Photograph of Georgian vineyards above copyright Miles Willis photography: www.mileswillis.co.uk/
The allure of Georgia has been strong this month, with leading wine trade journals writing about the joys of tasting, and the challenges of making, these heartfelt wines.
Trade Journals can seem a little dry to normal humans, but they are hugely important to us as we develop distribution channels and availability for Georgian wine. Although Georgia has been making wine for centuries, until very recently we were almost unknown as a wine nation to the west. Georgian wines were the darlings of the former Soviet Union, and we never managed to seep across the iron curtain. The way Brits think about Italy? Sunshine, and beauty, and holidays, and gorgeous food, and amazing wine? That’s what Georgia was to the Soviet Union. The holiday place. The place of grace and deliciousness. Even after the break up of the Soviet Union, nearly all of our wine was snapped up by Russia. In 2008, Russia embargoed Georgian wine. It was meant to punish Georgia, both commercially and symbolically. And it did, up to a point. But it pushed us to new markets, and in the years since Georgians have been working hard to develop awareness and distribution of our wines in the UK. So, we are grateful to the following trade journals for their thoughtful and encouraging consideration of Georgian wines in the UK:
The Buyer Magazine is read by the UK’s leading on-trade wine buyers, restaurant owners, and sommeliers. Founded by Richard Siddle in 2015, this online magazine has grown rapidly in reach and influence, and has a stable of excellent contributors from diverse backgrounds. The Buyer’s Emma Diggory writes about Georgia in October’s edition:
We highly recommend the full article, here. Emma had a long and successful first career in communications outside of wine, and her perspective is interesting, and highly engaging.
The Drinks Business is an international journal aimed at the broader wine, spirits and drinks industries. We enjoyed their photo feature on Georgian Wine in the UK October 2017 edition. The photographs and commentary were the work of Nathalie Wang, who visited Georgia with a group led by Master of Wine, Debr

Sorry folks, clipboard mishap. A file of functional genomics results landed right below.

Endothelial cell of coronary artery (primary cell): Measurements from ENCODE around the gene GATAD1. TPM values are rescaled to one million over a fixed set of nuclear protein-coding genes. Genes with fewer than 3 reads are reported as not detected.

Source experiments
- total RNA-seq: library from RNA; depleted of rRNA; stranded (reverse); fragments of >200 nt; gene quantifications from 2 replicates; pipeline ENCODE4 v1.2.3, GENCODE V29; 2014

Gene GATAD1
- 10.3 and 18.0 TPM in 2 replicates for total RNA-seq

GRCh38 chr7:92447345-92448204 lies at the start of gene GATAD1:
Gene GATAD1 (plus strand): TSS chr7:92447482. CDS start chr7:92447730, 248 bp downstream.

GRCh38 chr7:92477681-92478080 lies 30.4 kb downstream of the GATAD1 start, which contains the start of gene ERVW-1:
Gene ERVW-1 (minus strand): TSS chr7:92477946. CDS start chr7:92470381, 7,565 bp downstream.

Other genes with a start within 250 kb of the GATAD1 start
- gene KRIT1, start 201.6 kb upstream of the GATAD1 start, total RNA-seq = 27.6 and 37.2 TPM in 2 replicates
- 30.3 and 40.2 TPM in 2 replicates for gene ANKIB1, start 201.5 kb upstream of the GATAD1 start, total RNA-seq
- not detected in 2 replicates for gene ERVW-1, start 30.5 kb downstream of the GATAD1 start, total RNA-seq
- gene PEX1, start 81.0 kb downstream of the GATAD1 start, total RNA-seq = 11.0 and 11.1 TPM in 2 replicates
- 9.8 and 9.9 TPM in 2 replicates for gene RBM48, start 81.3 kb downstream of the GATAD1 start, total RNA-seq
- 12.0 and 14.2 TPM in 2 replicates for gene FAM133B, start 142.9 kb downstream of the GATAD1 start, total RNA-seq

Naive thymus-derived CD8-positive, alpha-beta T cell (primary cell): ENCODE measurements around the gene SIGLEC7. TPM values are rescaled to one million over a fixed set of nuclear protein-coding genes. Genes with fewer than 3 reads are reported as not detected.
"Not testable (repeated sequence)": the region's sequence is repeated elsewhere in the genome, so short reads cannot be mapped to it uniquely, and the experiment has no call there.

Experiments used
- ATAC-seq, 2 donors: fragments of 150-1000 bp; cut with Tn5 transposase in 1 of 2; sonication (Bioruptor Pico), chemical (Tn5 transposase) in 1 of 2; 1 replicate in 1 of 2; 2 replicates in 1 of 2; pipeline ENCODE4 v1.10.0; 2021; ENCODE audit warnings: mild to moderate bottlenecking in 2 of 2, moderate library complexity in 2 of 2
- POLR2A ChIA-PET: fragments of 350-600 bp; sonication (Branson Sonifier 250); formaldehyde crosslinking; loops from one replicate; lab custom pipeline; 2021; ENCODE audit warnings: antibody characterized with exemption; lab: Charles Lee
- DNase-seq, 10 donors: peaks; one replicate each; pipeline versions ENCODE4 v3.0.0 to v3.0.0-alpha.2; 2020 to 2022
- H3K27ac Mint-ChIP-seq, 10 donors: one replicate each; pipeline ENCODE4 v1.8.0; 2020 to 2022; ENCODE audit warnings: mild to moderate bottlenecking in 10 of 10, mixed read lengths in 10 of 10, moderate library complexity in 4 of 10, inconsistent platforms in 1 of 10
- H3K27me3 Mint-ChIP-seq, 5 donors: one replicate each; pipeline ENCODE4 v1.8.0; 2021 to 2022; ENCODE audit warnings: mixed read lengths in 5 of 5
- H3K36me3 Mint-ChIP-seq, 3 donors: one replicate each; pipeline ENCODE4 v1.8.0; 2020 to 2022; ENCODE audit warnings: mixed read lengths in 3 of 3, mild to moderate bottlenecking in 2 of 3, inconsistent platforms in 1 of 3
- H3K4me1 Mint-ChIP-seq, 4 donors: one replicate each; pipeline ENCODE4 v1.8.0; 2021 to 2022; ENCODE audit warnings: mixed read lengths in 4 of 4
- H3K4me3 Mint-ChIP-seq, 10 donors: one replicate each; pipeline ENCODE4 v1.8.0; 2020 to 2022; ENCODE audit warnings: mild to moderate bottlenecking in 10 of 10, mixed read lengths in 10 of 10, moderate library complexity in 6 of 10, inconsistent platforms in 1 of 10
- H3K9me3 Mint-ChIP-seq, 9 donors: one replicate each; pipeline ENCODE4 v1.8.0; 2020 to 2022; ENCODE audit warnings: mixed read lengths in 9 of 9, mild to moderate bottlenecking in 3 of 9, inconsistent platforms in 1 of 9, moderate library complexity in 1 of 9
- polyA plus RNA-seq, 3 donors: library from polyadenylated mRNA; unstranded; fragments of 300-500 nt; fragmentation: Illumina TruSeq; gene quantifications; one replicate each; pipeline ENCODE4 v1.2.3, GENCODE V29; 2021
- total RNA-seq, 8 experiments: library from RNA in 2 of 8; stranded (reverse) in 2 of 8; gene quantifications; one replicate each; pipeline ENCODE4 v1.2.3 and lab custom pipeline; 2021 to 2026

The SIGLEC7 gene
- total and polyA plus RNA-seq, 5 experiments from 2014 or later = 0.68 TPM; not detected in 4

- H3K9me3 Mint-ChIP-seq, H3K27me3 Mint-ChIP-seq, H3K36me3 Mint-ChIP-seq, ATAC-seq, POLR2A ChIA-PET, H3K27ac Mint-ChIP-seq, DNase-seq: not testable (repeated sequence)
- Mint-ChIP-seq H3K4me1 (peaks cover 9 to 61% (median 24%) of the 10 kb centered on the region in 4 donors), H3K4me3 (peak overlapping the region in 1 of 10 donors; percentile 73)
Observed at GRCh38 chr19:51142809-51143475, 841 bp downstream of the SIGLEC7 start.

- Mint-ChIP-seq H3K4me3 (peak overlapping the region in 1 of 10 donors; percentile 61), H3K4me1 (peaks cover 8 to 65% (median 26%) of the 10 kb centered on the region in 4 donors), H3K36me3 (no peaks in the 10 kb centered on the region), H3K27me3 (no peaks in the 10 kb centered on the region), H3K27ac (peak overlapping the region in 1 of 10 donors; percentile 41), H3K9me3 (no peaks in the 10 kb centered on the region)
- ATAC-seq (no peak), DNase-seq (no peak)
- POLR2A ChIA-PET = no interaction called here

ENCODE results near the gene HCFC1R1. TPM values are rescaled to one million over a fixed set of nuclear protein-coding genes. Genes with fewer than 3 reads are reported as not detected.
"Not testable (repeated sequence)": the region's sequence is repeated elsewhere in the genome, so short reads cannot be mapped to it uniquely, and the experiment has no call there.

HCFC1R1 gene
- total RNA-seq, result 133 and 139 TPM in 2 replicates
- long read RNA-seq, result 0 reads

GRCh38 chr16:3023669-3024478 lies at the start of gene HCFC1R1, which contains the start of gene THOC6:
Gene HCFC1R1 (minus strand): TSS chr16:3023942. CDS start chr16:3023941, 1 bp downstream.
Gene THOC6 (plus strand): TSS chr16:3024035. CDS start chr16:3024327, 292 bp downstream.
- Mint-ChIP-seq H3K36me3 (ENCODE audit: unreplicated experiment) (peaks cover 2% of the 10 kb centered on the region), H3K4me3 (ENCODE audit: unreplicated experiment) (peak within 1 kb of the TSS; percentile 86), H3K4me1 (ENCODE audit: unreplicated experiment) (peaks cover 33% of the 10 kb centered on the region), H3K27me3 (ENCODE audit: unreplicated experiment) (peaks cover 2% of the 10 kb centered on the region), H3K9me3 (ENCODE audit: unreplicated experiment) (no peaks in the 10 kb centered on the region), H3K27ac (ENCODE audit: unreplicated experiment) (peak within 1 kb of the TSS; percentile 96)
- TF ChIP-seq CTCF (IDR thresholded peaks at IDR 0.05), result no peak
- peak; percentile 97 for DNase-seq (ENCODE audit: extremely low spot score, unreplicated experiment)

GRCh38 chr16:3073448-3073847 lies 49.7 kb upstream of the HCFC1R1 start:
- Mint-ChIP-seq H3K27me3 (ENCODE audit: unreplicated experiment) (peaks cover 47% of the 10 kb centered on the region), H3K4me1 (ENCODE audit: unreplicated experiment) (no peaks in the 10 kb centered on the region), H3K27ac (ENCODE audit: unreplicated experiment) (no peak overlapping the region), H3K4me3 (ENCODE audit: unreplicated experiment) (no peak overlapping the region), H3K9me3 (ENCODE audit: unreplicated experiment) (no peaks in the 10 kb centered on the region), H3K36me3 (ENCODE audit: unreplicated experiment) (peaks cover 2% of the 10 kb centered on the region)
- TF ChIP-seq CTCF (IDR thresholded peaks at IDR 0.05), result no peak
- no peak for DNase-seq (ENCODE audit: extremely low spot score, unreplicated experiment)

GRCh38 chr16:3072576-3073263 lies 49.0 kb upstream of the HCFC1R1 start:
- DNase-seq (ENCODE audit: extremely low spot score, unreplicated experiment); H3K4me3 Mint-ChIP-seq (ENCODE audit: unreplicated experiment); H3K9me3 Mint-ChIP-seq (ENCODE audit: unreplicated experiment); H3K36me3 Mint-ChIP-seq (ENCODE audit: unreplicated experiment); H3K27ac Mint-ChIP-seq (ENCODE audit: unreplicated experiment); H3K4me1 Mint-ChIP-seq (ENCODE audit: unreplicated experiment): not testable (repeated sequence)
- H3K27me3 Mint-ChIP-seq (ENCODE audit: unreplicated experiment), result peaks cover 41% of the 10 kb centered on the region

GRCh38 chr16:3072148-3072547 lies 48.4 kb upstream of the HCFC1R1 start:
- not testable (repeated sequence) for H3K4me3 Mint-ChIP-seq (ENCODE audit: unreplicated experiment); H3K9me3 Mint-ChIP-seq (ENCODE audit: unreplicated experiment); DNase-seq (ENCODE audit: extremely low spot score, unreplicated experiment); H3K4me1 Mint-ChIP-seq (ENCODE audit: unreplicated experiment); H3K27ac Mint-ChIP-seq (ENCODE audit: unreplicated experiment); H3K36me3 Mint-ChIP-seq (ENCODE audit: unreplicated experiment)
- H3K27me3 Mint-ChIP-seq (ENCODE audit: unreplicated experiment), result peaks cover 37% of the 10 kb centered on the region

“A fourth-generation qvevri maker, Zaza Kbilashvili, posing in front of a giant qvevri at his house. The skillful qvevri maker says it takes an average of three months to make one qvevri. Starting from its base, every day, he adds 10 cm before it’s completed, and the qvevris are kept in shady and humid conditions to prevent them from drying out, as seen in below picture. Noting that each qveri is different in shape and size, Kbilashvili reveals that the biggest qvevri he ever made was a 2.5-tonne clay vessel. Qvevri making normally starts in March or early summer depending on weather. The clay vessel can’t be produced if the weather is too humid.”
Zaza is considered to be one of the greats in qvevri making. The techniques are skilled, and artisanal, and are handed down within families. Zaza has a two-year waiting list, with clients all over the world. Meanwhile, some Georgian producers are experimenting with qvevri alternatives made in Spain, and Italy.
Nathalie has a good eye for a picture, and for a story. You can view her full photo feature here.
The Wine Merchant magazine is the UK’s leading specialist trade journal for Indies (independent wine shops). One of our favourite wine writers, David Williams, writes on the challenges, paradoxes and appeal of contemporary Georgian wine in the October edition. You can read the online version here.
We are grateful to all the journalists and journals for their thoughtful consideration of Georgian Wine. Gaurmajos!
Georgian Wine UK.